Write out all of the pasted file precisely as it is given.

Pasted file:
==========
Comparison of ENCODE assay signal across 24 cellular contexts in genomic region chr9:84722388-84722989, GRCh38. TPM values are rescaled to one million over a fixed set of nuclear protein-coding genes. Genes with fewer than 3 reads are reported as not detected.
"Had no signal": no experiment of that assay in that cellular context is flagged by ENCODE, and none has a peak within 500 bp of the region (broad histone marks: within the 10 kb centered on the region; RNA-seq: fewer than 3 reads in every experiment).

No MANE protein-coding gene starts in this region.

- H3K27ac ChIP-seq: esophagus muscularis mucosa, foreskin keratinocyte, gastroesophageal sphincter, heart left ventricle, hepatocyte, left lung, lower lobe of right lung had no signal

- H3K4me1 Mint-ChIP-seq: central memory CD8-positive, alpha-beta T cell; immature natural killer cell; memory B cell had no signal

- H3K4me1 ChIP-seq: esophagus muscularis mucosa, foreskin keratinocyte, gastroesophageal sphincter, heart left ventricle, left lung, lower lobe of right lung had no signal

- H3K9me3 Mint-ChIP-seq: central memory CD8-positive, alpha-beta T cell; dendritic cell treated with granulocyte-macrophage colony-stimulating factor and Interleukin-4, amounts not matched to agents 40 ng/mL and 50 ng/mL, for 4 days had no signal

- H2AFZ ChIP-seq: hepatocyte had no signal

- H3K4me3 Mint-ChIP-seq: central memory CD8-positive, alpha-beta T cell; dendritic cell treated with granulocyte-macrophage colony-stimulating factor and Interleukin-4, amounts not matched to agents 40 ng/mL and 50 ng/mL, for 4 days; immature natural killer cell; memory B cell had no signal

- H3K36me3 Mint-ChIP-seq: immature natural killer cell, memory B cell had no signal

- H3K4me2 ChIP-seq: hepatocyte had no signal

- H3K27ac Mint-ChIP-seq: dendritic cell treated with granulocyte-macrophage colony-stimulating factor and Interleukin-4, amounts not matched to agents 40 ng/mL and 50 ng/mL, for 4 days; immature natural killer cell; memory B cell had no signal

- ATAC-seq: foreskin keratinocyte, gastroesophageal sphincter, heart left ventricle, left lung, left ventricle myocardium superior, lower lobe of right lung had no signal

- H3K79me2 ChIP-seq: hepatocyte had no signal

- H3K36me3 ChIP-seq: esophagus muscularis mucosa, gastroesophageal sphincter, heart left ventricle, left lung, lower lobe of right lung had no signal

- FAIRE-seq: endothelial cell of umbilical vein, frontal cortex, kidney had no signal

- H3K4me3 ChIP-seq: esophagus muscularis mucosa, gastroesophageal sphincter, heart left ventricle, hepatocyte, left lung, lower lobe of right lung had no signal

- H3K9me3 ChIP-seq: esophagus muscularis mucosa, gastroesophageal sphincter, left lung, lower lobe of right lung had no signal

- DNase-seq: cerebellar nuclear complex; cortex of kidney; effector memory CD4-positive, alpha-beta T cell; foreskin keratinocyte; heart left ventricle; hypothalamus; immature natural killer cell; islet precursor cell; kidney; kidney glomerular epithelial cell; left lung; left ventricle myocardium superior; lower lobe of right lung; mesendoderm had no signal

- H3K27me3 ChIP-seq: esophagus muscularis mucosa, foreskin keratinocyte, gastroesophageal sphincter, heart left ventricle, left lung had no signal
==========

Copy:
Comparison of ENCODE assay signal across 24 cellular contexts in genomic region chr9:84722388-84722989, GRCh38. TPM values are rescaled to one million over a fixed set of nuclear protein-coding genes. Genes with fewer than 3 reads are reported as not detected.
"Had no signal": no experiment of that assay in that cellular context is flagged by ENCODE, and none has a peak within 500 bp of the region (broad histone marks: within the 10 kb centered on the region; RNA-seq: fewer than 3 reads in every experiment).

No MANE protein-coding gene starts in this region.

- H3K27ac ChIP-seq: esophagus muscularis mucosa, foreskin keratinocyte, gastroesophageal sphincter, heart left ventricle, hepatocyte, left lung, lower lobe of right lung had no signal

- H3K4me1 Mint-ChIP-seq: central memory CD8-positive, alpha-beta T cell; immature natural killer cell; memory B cell had no signal

- H3K4me1 ChIP-seq: esophagus muscularis mucosa, foreskin keratinocyte, gastroesophageal sphincter, heart left ventricle, left lung, lower lobe of right lung had no signal

- H3K9me3 Mint-ChIP-seq: central memory CD8-positive, alpha-beta T cell; dendritic cell treated with granulocyte-macrophage colony-stimulating factor and Interleukin-4, amounts not matched to agents 40 ng/mL and 50 ng/mL, for 4 days had no signal

- H2AFZ ChIP-seq: hepatocyte had no signal

- H3K4me3 Mint-ChIP-seq: central memory CD8-positive, alpha-beta T cell; dendritic cell treated with granulocyte-macrophage colony-stimulating factor and Interleukin-4, amounts not matched to agents 40 ng/mL and 50 ng/mL, for 4 days; immature natural killer cell; memory B cell had no signal

- H3K36me3 Mint-ChIP-seq: immature natural killer cell, memory B cell had no signal

- H3K4me2 ChIP-seq: hepatocyte had no signal

- H3K27ac Mint-ChIP-seq: dendritic cell treated with granulocyte-macrophage colony-stimulating factor and Interleukin-4, amounts not matched to agents 40 ng/mL and 50 ng/mL, for 4 days; immature natural killer cell; memory B cell had no signal

- ATAC-seq: foreskin keratinocyte, gastroesophageal sphincter, heart left ventricle, left lung, left ventricle myocardium superior, lower lobe of right lung had no signal

- H3K79me2 ChIP-seq: hepatocyte had no signal

- H3K36me3 ChIP-seq: esophagus muscularis mucosa, gastroesophageal sphincter, heart left ventricle, left lung, lower lobe of right lung had no signal

- FAIRE-seq: endothelial cell of umbilical vein, frontal cortex, kidney had no signal

- H3K4me3 ChIP-seq: esophagus muscularis mucosa, gastroesophageal sphincter, heart left ventricle, hepatocyte, left lung, lower lobe of right lung had no signal

- H3K9me3 ChIP-seq: esophagus muscularis mucosa, gastroesophageal sphincter, left lung, lower lobe of right lung had no signal

- DNase-seq: cerebellar nuclear complex; cortex of kidney; effector memory CD4-positive, alpha-beta T cell; foreskin keratinocyte; heart left ventricle; hypothalamus; immature natural killer cell; islet precursor cell; kidney; kidney glomerular epithelial cell; left lung; left ventricle myocardium superior; lower lobe of right lung; mesendoderm had no signal

- H3K27me3 ChIP-seq: esophagus muscularis mucosa, foreskin keratinocyte, gastroesophageal sphincter, heart left ventricle, left lung had no signal